In an "unexpectedly one-sided vote," MLB owners
yesterday "overwhelmingly approved the purchase" of the
Dodgers by Rupert Murdoch's Fox Group for "about" $311M, the
"most ever paid for a professional sports franchise,"
according to Newhan & Hiltzik of the L.A. TIMES. The vote
"puts one of baseball's most storied ballclubs in the hands
of one of the world's most unsentimental and pragmatic
businessmen." Despite "rumors that Murdoch's aggressive
business practices might stir up serious opposition to the
deal from other owners," only the Braves and White Sox voted
against the transaction, while the Mets abstained. Some
owners were concerned over whether Murdoch "would comply
with bylaws requiring that" overseas rights to all games be
negotiated by MLB, not the individual clubs; whether he
would "bid too aggressively for top players" and if he would
use his cable deals with 22 teams to "impact the local
revenues of those clubs." But the Fox Group "agreed to
several changes" in its deal with MLB, assuring even Fox's
"long rumored ... opposition," including Padres Owner John
Moores and Giants Managing General Partner Peter Magowan.
Even Disney, which was expected to abstain, approved the
deal (L.A. TIMES, 3/20). Magowan: "They did a good job
answering our questions" (N.Y. TIMES, 3/20). News Corp.
President Peter Chernin, on owners' fears that Fox would use
its 22 local deals to its advantage: "We just sort of
explained to [other owners] the way these businesses run.
That we have so much money invested in Fox Sports Net, that
we're not going to do anything to jeopardize that by playing
around with the Dodgers" (CNBC, 3/19). In Milwaukee, Tom
Haudricourt writes MLB owners "decided it's best not to bite
a hand that feeds them" (JOURNAL SENTINEL, 3/20).
ESPN's Tim Kurkjian: "A lot of owners ... got the idea that
this isn't necessarily Rupert Murdoch who is buying the
Dodgers, it's more the Fox Group, which has a very good
relationship with baseball" ("SportsCenter," ESPN, 3/19).
THE PLAYERS: In L.A., Jim Newton writes, "Quietly but
with characteristic determination, Murdoch is burrowing into
the fabric of Los Angeles, joining its most powerful circle
of insiders." But while others are "long steeped" in L.A.'s
business and political culture, Murdoch is a "bruising,
right-wing outsider" (L.A. TIMES, 3/20). Also in L.A.,
James Bates profiles Chernin and Chase Carey, Murdoch's "top
two lieutenants," who have "survived and flourished in the
mogul's Darwinian management culture." While Carey is
"somewhat introverted, seemingly more comfortable behind the
scenes," Chernin is "more comfortable ... mingling with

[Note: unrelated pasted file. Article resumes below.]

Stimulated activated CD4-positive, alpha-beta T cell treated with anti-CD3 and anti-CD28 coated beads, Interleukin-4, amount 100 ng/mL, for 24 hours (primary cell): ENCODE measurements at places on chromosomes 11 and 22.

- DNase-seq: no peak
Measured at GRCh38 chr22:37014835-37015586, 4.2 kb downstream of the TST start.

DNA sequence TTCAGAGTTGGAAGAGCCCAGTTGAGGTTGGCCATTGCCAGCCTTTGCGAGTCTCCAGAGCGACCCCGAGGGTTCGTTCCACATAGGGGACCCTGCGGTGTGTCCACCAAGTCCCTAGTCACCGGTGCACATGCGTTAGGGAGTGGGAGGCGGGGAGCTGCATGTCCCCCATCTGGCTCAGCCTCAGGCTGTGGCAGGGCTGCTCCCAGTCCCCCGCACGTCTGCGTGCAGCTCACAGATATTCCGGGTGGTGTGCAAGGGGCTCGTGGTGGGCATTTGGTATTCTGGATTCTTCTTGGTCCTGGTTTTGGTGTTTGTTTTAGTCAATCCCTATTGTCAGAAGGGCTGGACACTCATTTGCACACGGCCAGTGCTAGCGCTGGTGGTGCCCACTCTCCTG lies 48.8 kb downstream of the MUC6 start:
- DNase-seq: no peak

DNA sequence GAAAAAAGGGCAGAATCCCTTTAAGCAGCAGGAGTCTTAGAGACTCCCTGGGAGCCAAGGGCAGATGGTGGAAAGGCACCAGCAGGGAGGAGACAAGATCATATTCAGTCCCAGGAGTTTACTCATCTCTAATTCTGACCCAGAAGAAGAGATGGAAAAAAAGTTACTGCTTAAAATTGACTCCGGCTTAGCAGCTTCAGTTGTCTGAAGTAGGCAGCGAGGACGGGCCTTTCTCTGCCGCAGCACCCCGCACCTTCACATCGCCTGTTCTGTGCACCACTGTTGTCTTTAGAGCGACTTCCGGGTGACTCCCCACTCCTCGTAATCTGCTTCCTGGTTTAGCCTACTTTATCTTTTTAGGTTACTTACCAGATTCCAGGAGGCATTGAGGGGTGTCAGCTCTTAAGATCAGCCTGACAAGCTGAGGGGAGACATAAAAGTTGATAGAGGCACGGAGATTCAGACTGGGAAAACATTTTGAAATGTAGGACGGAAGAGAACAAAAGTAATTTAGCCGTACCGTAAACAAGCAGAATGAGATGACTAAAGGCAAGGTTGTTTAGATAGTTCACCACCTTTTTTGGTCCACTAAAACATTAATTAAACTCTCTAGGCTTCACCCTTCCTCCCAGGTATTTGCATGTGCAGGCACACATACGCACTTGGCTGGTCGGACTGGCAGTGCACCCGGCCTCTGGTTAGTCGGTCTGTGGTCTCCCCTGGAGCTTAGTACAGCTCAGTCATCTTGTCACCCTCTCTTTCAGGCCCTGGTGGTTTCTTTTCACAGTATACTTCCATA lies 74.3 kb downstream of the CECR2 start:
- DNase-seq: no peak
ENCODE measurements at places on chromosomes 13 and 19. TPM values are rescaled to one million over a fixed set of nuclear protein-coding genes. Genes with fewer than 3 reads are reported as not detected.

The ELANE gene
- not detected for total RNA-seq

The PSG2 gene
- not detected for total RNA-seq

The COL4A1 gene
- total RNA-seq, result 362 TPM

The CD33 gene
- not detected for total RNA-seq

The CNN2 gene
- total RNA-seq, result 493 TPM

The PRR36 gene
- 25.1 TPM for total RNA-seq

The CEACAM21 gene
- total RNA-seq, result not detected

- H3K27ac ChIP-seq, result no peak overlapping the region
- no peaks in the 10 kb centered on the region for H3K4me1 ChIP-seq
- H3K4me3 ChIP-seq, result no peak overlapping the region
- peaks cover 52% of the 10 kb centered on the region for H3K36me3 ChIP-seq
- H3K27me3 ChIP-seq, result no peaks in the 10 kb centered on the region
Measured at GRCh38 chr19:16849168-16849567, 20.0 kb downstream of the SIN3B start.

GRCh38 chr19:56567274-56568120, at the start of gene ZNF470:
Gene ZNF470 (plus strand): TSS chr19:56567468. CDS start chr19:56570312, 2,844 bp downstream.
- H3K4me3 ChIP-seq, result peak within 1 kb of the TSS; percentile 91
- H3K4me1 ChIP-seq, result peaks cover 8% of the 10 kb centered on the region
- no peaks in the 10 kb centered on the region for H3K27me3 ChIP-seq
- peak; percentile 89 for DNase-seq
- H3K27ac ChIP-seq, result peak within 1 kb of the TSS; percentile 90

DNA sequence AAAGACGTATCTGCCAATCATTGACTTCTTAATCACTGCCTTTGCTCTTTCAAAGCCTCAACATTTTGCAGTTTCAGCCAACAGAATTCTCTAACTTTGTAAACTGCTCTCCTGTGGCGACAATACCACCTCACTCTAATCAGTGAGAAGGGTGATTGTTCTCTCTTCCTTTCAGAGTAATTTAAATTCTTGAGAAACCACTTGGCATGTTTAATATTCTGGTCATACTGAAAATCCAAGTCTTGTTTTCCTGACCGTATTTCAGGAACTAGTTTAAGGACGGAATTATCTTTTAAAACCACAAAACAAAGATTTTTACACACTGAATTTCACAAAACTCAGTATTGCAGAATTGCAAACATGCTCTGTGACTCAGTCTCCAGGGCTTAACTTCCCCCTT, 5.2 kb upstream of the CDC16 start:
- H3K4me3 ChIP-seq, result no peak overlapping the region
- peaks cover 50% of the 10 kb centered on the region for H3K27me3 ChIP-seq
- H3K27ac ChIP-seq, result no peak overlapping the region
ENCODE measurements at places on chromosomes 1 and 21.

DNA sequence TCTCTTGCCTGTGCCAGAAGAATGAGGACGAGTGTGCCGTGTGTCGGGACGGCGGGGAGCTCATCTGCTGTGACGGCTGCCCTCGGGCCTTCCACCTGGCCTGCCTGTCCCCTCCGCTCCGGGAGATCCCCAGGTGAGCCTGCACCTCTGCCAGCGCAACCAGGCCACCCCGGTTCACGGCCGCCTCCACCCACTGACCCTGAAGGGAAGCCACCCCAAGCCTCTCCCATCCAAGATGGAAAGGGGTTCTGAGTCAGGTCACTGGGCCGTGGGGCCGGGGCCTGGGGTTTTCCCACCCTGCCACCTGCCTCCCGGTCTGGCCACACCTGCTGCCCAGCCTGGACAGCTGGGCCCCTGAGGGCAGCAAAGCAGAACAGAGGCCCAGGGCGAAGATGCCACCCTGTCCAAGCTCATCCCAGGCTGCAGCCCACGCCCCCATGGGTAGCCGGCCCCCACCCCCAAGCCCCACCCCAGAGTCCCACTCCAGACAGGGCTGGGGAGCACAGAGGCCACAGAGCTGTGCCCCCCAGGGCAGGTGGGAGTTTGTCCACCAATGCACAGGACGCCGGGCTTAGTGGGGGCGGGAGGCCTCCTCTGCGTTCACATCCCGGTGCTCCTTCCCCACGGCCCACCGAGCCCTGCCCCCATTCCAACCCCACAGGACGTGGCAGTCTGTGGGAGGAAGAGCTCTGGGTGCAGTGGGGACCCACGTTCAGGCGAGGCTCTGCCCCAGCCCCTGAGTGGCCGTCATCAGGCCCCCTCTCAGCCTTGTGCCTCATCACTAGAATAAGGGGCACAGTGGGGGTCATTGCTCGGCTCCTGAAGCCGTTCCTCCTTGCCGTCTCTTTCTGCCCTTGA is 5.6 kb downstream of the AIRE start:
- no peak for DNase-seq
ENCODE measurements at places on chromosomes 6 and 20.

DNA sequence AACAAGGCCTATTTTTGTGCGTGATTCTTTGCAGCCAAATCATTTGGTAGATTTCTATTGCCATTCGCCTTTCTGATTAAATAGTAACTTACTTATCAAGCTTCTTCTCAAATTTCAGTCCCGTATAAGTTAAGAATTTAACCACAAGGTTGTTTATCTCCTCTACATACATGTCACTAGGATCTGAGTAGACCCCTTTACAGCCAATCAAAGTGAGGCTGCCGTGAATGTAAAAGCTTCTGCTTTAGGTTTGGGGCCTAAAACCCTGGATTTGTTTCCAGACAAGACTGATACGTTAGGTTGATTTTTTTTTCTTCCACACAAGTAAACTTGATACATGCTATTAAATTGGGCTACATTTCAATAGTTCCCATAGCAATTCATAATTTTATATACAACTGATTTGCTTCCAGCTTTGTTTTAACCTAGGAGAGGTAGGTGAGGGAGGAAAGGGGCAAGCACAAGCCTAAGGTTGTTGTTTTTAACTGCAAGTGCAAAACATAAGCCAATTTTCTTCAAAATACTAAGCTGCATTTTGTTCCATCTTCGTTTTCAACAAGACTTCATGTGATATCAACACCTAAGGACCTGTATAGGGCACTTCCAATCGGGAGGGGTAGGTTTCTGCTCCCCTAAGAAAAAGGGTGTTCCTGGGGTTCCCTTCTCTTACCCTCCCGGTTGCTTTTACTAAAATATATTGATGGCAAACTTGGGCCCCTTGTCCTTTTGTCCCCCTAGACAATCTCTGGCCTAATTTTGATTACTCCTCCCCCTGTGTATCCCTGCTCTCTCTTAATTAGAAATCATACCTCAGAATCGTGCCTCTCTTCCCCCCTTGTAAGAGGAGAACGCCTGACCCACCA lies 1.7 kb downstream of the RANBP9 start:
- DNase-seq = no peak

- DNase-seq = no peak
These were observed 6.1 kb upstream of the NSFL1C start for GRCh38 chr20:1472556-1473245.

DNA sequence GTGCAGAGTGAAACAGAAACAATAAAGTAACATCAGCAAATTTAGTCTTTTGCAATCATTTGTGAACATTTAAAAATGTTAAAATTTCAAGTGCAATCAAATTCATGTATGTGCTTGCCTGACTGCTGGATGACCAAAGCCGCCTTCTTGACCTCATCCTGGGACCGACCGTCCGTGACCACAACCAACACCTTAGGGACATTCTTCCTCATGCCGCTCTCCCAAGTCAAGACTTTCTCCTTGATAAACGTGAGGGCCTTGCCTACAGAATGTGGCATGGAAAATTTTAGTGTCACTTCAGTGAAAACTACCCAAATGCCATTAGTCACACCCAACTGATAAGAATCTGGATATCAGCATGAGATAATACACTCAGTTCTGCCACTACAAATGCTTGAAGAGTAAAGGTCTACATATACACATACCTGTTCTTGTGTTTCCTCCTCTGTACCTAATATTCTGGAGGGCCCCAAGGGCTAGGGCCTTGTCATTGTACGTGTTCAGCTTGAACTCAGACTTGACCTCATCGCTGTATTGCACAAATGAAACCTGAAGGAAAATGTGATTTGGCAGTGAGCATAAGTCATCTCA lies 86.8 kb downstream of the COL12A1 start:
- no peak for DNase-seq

Hollywood talent, listening to pitches and making public
appearances" (L.A. TIMES, 3/20).
NO TCI INTEREST? While TCI's Liberty Media, partners in
the Fox Sports RSNs, once had an option to participate in
Murdoch's purchase, Liberty Media President Robert Bennett
said they "waived that a while back." He did not know if
such an option "might arise again" (DENVER POST, 3/20).
SOME TV CHANGES, MORE STADIUM SIGNAGE? The Dodgers
"traditionally" have fewer games on local TV than any other
team in MLB, but with the Fox Group now in charge, "that is
going to change," according to Larry Stewart of the L.A.
TIMES. The number of cable telecasts will jump from 40 this
season to 80 in '99. Fox made that announcement Thursday,
one day after the settlement of a lawsuit filed by KTLA
against Fox and the Dodgers last year. The "settlement
allows for more cable games." All 40 Dodger cable telecasts
will be on Fox Sports West 2, but in the future, some games
"also could be carried on Fox Sports West." KTLA will carry
48 over-the-air games (L.A. TIMES, 3/20)....Dodgers
President Bob Graziano said that "any other changes, such as
more signage at Dodgers Stadium and installation of luxury
boxes will be gradual" (Hal Bodley, USA TODAY, 3/20).
NOTES: In L.A., Bill Plascke notes that Murdoch was not
present at the announcement, as he was in London on
business, and adds, "Nothing to do now but get used to it."
Plascke: "One of our last remaining treasures wasn't simply
sold Thursday, it was swallowed whole" (L.A. TIMES,
3/20)...In Chicago, Jim O'Donnell writes that White Sox
Chair Jerry Reinsdorf's vote against Murdoch "comes off as a
recalcitrant, stubborn move made with little apparent
upside." O'Donnell: "For Jerry Reinsdorf, is the end of his
reign as an influential sports power man now clearly -- and
voluntarily -- in sight?" (CHICAGO SUN-TIMES, 3/20).